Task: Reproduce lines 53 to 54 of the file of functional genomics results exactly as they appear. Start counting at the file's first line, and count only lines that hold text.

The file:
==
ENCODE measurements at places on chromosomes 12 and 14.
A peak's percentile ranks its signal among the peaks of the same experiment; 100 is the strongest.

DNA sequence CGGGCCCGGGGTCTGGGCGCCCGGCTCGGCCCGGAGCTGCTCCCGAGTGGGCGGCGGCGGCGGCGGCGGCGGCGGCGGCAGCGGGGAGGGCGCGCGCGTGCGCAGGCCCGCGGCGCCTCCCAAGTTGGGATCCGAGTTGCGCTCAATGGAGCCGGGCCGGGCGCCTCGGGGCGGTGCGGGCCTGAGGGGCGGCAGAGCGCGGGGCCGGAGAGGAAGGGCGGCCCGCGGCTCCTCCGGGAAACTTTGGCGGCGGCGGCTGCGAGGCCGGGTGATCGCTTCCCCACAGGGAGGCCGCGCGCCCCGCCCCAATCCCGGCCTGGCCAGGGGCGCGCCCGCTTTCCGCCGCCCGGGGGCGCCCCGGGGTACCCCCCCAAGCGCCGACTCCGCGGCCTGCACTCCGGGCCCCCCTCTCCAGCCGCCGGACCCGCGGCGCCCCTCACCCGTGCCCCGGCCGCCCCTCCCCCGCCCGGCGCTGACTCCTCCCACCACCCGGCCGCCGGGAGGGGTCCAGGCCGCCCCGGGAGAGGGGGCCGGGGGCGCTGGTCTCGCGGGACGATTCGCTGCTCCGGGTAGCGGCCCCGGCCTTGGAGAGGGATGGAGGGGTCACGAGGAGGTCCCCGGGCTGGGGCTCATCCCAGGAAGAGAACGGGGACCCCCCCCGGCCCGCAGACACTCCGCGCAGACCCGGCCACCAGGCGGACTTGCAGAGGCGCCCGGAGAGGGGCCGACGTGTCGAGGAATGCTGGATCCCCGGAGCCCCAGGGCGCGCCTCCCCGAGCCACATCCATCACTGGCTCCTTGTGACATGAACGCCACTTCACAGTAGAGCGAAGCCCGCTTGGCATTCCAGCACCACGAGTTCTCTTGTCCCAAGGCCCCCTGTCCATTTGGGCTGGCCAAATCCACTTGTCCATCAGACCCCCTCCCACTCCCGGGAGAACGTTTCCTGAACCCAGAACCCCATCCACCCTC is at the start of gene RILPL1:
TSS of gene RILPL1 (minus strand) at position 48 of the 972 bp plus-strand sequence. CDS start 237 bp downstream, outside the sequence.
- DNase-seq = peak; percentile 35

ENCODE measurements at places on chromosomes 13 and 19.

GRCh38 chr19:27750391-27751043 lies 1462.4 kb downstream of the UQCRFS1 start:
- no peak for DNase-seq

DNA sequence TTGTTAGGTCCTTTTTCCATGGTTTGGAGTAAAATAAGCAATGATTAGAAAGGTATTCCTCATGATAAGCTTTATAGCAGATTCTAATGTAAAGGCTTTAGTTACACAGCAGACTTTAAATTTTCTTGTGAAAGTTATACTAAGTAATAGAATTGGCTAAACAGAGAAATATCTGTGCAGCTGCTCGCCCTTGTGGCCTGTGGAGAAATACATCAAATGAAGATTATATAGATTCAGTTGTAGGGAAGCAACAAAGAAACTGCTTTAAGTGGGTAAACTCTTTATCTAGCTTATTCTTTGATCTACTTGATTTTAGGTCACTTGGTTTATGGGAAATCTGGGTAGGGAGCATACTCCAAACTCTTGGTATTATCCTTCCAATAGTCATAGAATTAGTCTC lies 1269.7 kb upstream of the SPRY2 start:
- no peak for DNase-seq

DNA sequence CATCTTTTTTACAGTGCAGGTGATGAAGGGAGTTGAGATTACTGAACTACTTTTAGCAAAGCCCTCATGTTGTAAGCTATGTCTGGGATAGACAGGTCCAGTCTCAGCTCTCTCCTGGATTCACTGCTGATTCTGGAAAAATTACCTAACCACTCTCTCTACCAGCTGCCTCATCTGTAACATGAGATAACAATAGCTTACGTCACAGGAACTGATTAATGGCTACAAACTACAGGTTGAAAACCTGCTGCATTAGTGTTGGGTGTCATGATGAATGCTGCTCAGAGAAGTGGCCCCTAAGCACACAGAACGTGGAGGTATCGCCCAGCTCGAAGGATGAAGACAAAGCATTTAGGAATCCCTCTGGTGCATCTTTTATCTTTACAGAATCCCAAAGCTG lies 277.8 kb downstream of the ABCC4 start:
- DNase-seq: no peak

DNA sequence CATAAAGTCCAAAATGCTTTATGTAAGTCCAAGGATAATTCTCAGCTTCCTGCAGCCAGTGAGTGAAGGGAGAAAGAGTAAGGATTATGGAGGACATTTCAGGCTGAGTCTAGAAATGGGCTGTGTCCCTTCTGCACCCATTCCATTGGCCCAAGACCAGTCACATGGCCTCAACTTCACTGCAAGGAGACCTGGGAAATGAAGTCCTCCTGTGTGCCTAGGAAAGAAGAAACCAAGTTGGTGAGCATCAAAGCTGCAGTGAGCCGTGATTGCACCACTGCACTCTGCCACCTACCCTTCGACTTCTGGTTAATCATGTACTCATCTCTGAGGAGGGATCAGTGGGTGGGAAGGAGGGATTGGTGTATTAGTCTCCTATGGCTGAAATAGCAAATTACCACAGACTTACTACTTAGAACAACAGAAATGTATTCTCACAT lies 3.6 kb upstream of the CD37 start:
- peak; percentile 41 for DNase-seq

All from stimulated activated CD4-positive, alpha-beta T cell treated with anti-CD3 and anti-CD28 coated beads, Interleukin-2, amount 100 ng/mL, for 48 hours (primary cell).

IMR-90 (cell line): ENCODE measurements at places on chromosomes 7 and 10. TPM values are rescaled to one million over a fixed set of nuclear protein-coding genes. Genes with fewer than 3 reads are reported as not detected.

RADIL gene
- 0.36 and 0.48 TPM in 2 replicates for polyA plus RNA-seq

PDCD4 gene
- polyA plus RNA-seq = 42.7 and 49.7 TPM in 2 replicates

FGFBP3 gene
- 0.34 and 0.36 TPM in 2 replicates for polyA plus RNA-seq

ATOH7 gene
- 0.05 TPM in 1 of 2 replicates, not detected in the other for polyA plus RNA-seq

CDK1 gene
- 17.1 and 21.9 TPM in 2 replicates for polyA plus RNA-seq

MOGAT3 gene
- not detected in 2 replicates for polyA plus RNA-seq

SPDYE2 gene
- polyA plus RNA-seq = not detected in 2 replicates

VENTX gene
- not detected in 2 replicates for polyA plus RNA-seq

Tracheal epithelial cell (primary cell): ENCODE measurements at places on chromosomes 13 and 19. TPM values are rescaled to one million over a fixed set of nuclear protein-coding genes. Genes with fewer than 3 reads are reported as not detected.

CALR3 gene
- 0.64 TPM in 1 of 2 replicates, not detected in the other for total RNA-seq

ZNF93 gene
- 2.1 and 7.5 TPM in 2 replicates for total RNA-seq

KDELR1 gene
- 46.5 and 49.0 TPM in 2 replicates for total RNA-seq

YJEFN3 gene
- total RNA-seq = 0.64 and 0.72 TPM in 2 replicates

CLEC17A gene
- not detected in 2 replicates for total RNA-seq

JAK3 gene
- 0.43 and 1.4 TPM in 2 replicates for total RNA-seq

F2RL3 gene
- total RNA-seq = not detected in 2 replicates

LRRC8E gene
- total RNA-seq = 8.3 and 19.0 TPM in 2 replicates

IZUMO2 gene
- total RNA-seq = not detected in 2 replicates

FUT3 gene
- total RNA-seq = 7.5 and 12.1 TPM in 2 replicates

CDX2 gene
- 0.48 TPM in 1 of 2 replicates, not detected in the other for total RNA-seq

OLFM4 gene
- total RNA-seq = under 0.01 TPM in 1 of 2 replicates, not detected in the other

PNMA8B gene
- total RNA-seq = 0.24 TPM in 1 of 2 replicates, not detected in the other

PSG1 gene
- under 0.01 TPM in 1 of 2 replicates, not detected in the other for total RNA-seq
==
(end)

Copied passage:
- total RNA-seq = 7.5 and 12.1 TPM in 2 replicates

CDX2 gene